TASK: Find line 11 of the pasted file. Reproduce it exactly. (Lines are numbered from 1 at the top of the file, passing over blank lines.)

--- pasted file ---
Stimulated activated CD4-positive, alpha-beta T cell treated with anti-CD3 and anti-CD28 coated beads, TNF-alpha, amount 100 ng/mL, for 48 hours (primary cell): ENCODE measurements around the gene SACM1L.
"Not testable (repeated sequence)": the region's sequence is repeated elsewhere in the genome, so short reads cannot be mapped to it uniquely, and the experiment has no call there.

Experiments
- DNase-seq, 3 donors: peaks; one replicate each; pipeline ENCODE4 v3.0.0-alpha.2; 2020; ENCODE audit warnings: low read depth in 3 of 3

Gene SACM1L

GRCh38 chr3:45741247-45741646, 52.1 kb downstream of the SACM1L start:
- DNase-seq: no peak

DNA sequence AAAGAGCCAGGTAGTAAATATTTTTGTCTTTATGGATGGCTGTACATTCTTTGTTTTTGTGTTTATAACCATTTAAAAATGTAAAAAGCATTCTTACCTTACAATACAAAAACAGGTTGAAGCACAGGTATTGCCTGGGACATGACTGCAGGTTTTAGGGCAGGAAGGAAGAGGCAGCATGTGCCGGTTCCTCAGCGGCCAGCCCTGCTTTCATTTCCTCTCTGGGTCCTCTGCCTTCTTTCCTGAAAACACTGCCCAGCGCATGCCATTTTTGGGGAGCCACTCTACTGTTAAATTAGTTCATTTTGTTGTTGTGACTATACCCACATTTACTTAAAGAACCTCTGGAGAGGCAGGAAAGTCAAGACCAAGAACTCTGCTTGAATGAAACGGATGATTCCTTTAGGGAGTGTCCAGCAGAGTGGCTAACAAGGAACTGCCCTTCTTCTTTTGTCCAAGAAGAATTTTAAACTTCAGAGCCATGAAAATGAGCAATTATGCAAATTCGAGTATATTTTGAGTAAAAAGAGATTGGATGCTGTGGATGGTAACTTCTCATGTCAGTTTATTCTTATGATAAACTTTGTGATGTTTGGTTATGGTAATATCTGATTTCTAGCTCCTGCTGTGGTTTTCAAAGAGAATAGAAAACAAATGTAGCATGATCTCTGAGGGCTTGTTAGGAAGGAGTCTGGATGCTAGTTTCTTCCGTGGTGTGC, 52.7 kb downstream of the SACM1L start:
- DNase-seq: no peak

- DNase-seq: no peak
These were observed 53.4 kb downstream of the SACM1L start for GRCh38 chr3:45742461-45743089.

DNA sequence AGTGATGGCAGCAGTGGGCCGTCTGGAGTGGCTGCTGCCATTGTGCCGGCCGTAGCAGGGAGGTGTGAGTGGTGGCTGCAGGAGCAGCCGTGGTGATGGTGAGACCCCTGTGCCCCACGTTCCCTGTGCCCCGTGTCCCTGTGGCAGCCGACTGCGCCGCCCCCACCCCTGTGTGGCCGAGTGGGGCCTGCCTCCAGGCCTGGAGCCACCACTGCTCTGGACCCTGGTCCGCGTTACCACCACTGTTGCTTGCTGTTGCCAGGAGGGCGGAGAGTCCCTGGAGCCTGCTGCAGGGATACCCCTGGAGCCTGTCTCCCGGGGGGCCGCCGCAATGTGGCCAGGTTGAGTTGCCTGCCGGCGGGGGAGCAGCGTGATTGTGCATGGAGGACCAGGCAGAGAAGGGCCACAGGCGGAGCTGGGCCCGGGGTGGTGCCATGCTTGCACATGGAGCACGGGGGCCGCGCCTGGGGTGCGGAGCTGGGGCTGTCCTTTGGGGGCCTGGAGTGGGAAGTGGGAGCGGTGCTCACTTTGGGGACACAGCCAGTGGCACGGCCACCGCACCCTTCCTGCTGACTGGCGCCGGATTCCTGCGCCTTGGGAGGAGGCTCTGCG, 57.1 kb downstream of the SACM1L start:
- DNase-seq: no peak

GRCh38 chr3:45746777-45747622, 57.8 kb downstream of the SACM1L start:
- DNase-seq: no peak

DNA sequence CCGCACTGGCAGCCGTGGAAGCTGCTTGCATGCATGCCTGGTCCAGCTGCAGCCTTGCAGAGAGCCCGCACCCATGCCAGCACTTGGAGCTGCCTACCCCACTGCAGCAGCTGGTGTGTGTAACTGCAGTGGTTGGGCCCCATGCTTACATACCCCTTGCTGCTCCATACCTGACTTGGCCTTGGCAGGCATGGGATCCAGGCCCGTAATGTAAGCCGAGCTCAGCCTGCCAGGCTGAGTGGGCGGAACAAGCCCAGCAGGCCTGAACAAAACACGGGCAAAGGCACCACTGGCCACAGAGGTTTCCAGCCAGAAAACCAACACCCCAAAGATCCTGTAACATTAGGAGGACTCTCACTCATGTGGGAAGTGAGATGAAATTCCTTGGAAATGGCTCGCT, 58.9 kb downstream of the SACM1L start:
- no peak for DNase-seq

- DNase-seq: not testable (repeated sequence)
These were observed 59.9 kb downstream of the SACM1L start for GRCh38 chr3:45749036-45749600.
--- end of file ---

These were observed 53.4 kb downstream of the SACM1L start for GRCh38 chr3:45742461-45743089.